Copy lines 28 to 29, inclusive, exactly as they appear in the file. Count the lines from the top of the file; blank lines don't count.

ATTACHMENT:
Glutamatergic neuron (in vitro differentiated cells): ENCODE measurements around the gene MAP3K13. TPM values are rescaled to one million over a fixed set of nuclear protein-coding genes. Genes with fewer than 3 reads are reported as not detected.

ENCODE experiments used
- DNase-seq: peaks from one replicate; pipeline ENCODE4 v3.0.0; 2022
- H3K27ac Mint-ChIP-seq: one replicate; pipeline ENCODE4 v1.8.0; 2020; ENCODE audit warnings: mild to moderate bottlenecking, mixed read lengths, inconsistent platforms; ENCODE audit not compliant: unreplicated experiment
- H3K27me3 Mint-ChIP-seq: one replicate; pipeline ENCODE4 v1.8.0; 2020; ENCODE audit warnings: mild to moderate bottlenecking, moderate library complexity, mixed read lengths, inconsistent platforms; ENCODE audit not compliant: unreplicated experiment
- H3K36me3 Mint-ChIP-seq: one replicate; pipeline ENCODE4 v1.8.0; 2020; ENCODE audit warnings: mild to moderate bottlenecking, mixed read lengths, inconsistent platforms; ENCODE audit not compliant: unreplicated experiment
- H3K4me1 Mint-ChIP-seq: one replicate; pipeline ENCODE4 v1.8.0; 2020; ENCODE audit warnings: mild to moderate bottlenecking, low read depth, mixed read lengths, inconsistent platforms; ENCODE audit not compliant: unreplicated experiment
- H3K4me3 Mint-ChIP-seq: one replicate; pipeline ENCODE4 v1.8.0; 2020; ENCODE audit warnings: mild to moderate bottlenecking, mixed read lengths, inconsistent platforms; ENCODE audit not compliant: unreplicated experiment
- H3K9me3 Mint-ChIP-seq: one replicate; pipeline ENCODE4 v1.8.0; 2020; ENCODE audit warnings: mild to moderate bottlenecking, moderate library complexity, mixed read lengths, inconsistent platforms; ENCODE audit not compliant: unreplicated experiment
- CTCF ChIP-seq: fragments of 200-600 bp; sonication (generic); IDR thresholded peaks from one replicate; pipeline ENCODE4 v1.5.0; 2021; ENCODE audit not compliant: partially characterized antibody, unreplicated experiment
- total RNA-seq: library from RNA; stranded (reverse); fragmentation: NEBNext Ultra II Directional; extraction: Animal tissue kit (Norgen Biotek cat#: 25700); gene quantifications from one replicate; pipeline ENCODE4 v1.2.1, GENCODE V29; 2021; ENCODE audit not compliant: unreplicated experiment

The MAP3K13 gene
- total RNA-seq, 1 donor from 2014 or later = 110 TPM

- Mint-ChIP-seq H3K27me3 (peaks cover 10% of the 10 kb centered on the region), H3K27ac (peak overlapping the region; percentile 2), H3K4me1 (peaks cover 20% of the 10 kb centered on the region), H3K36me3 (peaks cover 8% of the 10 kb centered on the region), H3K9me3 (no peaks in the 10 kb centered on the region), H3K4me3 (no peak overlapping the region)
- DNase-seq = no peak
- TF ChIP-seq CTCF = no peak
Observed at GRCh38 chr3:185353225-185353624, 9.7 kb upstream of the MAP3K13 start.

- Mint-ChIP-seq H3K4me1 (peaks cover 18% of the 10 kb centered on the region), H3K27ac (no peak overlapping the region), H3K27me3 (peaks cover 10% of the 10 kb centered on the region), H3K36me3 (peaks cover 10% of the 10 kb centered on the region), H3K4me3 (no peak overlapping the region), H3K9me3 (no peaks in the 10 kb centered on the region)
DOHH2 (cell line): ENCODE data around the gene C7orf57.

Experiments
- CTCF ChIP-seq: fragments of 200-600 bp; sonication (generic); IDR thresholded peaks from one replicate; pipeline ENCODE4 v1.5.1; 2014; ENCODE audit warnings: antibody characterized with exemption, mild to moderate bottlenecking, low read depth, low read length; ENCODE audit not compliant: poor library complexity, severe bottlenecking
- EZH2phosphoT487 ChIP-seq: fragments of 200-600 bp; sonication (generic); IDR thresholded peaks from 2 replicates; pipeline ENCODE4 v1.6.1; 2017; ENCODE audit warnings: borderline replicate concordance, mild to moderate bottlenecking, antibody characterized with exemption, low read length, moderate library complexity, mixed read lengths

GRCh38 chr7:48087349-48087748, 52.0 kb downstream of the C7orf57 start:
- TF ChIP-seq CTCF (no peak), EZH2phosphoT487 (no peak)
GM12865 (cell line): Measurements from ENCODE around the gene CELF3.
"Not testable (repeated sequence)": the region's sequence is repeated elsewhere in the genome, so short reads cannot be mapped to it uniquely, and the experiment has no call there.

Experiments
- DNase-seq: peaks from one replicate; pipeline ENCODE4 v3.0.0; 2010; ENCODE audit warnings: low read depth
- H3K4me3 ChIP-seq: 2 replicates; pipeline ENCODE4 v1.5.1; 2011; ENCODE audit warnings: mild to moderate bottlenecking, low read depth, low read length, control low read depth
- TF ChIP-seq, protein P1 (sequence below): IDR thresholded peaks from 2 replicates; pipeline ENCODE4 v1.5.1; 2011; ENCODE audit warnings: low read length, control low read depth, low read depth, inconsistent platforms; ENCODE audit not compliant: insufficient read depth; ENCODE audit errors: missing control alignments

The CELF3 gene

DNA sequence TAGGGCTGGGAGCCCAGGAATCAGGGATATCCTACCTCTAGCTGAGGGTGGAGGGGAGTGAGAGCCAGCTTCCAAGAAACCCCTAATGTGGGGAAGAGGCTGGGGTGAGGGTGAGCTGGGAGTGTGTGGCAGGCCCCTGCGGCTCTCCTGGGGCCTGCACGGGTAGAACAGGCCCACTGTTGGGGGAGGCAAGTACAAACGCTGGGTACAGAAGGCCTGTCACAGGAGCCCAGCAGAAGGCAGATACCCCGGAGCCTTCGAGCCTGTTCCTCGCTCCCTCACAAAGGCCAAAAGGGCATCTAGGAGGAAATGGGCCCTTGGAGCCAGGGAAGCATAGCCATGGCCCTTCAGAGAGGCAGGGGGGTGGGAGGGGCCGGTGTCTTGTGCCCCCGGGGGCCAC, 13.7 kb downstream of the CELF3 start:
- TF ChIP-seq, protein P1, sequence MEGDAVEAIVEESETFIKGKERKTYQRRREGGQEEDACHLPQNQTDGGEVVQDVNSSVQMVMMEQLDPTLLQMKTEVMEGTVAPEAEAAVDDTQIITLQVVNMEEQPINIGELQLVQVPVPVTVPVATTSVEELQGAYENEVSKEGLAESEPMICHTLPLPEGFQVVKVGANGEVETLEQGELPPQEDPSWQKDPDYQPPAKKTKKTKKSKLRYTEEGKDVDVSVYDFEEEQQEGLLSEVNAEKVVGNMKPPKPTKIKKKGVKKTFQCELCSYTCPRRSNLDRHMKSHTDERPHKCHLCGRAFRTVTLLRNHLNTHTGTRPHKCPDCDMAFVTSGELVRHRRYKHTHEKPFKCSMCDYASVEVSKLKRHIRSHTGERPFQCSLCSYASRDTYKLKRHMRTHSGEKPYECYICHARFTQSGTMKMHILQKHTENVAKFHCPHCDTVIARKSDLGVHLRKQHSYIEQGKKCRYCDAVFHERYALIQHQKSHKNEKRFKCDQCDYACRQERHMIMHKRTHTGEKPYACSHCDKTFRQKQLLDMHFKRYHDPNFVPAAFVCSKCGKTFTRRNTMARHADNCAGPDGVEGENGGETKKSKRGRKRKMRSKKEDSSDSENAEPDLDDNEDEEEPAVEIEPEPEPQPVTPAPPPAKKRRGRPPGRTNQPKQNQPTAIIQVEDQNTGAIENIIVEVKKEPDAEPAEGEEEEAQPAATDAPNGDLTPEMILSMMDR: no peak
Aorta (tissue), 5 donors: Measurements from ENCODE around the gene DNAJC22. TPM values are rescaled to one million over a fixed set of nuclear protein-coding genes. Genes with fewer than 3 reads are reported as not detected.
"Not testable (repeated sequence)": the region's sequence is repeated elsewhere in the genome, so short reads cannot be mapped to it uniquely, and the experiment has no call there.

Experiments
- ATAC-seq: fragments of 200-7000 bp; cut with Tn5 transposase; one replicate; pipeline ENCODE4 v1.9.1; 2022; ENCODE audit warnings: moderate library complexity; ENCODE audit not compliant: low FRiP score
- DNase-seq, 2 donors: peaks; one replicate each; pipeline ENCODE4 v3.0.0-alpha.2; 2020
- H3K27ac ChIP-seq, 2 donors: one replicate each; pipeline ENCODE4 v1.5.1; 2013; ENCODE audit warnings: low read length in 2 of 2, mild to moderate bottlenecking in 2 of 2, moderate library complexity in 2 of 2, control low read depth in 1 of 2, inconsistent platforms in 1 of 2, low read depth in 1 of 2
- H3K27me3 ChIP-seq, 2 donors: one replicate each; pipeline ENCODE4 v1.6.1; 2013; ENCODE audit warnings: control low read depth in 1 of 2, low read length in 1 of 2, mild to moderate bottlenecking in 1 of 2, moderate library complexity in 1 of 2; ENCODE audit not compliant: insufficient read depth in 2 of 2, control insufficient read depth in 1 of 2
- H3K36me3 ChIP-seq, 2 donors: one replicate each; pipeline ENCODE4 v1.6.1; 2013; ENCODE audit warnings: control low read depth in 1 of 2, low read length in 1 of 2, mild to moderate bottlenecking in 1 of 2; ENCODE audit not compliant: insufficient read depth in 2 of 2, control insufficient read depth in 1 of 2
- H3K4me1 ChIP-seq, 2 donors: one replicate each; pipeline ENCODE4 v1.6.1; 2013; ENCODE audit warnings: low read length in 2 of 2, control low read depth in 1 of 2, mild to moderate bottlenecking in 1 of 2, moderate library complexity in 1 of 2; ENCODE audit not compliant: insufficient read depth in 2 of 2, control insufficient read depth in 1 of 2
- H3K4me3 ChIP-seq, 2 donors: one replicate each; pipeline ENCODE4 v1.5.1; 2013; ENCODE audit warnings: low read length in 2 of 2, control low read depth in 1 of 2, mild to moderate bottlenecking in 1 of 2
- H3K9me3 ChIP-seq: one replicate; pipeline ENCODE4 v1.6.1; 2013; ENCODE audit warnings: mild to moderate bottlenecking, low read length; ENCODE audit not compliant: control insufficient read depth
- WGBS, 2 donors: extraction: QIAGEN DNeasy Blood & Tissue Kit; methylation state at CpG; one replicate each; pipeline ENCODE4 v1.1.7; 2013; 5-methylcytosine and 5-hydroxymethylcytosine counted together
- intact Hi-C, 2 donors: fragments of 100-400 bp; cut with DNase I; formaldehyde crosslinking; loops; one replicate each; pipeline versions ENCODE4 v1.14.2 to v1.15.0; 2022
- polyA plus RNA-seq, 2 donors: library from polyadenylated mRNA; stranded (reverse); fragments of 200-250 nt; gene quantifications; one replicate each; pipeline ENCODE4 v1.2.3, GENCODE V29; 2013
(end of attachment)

- DNase-seq: peaks from one replicate; pipeline ENCODE4 v3.0.0; 2010; ENCODE audit warnings: low read depth
- H3K4me3 ChIP-seq: 2 replicates; pipeline ENCODE4 v1.5.1; 2011; ENCODE audit warnings: mild to moderate bottlenecking, low read depth, low read length, control low read depth